“It just turned into a different situation than what I initially expected,” Johnson says. “There was a cloud over the place from the Kevin and Sam split that just never went away. It was just an uncomfortable situation. And with just the sheer lack of revenue it made for the best decision to be laid off.”
Emilie’s investor Johann Moonesinghe commented on Hamilton’s departure via text message. “From what I understand the team at Emilie’s was having a conversation about how to reduce costs and Chef Hamilton decided it was better for him to not take a salary and keep the rest of his kitchen team paid,” he writes. “Anyone who knows him knows that Chef Hamilton is not only incredibly talented, but is the most caring chef in the city.”
Shoja agrees with Moonesinghe’s assessment of Johnson leaving and says he will reach out to City Paper soon to disclose plans for the future of the business. Restaurants continue to struggle to bring in revenue as the COVID-19 pandemic stretches into its fifth month. As restaurants reconfigure their operations, fine dining are having a particularly tough time since their doesn’t always translate well to take-out or outdoor dining and many Washingtonians have been laid off and are without disposable income.
The official word on Tien leaving Emilie’s, published by Washingtonian and Eater, is that all parties came to a mutual agreement. Shoja absorbed Tien’s stake in Emilie’s and relinquished his 40 percent share in Tien’s Ballston restaurant, Hot Lola’s.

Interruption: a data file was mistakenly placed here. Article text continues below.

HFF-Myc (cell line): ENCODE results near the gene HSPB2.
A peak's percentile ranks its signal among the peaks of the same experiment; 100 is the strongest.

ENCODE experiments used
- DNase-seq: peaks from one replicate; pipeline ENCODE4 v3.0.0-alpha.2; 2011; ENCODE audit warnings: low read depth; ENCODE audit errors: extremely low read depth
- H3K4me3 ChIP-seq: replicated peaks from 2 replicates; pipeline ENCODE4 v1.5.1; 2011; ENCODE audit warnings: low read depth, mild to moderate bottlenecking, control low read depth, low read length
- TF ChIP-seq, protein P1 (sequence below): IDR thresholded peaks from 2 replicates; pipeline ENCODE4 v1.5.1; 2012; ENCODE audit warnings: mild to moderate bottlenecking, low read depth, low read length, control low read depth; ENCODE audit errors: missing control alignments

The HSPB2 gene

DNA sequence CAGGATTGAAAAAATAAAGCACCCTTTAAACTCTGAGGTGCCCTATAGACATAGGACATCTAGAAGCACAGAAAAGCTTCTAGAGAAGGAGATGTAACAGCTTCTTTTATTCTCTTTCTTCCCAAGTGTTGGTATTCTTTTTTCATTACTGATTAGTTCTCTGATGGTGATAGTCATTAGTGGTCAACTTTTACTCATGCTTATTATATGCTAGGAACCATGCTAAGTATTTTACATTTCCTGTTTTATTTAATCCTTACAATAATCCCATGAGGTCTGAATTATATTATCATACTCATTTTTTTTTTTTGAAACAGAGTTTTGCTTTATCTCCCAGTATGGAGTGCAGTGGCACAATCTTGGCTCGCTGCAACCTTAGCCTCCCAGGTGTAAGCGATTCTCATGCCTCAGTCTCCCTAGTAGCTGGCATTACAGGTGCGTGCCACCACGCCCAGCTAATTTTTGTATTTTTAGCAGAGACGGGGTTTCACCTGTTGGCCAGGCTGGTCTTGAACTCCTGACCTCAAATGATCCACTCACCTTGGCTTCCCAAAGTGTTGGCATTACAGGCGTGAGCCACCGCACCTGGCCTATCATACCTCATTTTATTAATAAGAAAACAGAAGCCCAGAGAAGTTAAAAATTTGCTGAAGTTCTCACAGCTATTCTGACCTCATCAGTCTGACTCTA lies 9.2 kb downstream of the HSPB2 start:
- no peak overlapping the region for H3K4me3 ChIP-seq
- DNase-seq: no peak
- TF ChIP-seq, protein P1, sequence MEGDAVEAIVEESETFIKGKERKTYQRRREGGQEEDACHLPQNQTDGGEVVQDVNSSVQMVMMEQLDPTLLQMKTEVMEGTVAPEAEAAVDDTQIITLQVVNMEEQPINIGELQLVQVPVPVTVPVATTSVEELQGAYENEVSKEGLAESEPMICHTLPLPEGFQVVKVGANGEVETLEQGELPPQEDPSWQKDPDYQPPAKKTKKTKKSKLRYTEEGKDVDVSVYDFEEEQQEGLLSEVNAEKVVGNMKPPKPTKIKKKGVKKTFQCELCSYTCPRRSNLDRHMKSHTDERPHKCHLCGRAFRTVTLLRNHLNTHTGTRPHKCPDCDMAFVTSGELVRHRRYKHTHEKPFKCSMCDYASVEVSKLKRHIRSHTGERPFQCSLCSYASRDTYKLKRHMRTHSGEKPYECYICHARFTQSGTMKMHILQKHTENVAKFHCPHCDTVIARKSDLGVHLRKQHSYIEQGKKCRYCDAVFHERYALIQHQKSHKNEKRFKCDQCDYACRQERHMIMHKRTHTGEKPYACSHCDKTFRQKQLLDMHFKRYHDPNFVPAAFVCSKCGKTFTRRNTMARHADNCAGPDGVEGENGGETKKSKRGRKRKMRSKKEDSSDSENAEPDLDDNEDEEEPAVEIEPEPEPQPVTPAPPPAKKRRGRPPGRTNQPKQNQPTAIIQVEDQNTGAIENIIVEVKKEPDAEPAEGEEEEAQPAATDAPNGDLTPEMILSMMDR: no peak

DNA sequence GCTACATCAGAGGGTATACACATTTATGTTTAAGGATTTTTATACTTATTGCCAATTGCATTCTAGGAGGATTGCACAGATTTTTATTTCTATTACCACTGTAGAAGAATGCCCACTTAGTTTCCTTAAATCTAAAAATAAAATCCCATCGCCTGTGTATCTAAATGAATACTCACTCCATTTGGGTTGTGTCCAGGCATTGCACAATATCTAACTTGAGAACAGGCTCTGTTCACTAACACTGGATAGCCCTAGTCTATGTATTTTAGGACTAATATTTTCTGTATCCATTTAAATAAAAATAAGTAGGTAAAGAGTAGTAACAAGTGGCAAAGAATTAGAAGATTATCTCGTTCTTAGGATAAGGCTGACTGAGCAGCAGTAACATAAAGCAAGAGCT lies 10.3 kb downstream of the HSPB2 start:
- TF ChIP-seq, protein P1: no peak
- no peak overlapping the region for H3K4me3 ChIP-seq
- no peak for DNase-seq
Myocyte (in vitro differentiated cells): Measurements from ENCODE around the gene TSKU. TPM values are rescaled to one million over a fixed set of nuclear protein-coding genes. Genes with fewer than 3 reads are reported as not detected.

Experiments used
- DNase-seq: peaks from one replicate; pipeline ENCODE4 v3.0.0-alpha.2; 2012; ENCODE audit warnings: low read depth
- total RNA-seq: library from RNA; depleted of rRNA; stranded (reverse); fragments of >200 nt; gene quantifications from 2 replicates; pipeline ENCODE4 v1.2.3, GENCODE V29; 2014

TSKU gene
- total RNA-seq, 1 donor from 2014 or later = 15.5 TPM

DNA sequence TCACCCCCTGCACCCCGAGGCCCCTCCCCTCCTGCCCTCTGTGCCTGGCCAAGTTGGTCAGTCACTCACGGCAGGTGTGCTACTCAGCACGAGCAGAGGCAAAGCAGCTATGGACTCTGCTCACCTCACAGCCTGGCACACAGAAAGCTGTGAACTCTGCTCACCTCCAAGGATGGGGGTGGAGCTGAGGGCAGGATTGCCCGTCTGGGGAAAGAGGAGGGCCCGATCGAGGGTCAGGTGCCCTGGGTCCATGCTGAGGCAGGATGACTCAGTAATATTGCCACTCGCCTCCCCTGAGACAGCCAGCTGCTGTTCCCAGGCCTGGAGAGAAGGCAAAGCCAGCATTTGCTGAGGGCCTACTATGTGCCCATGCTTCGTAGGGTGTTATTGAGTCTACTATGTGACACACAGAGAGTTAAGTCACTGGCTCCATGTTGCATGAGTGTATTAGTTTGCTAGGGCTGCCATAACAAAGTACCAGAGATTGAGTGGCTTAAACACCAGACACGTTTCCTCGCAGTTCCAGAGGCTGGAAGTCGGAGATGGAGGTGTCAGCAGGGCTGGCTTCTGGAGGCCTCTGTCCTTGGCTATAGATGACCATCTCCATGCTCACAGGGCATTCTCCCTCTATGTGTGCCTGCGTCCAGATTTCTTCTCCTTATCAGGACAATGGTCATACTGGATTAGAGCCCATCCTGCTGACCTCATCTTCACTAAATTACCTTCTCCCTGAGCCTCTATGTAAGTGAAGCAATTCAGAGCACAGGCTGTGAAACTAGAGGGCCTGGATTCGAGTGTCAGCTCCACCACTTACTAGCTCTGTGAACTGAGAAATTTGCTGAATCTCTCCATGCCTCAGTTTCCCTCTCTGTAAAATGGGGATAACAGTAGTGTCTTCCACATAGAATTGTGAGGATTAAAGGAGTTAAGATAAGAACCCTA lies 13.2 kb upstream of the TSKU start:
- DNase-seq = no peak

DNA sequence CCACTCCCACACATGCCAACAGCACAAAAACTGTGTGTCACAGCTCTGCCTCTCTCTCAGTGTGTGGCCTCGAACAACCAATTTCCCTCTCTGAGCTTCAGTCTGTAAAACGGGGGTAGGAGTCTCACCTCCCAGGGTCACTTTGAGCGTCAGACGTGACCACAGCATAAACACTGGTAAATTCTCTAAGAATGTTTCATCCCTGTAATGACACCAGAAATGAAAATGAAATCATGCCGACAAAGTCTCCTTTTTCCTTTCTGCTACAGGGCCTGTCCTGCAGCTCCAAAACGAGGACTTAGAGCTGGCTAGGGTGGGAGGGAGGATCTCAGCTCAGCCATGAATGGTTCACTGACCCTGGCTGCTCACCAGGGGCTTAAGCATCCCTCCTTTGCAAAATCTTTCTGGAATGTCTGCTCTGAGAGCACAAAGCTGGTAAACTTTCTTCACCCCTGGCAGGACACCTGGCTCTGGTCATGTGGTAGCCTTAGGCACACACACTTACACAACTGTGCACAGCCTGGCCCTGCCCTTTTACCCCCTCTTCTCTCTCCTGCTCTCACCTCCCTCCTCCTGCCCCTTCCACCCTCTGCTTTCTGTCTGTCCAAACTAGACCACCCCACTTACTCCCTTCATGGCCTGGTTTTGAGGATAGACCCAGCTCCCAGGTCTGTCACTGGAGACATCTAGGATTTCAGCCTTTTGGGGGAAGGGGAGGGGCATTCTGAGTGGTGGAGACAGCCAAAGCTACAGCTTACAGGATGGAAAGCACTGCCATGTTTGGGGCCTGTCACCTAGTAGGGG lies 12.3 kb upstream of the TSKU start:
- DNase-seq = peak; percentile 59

Nightlife blogger Barred in DC put together a timeline of the restaurant’s evolution, which included comments from people who said they were current or former staff members. City Paper has not yet independently verified each of the claims and accusations made in Barred in DC’s post. Moonesinghe sent Barred in DC comments, but Tien did not.
Tien tells City Paper he had to sign non-disclosure, non-disparagment, and non-compete agreements. Shoja says Tien was only asked to sign a non-disparagment agreement and that the non-compete was part of the lease. The parties don’t agree on whether a non-disclosure agreement was signed.
The purpose of a non-disparagment agreement or clause in a contract is to prohibit one party from criticizing another in a way that would damage someone’s financial worth or reputation. A non-disclosure agreement, on the other hand, is typically more focused on protecting trade secrets and other proprietary information about a company that isn’t public.
Emilie’s, 1101 Pennsylvania Ave. SE; (202) 544-4368; emiliesdc.com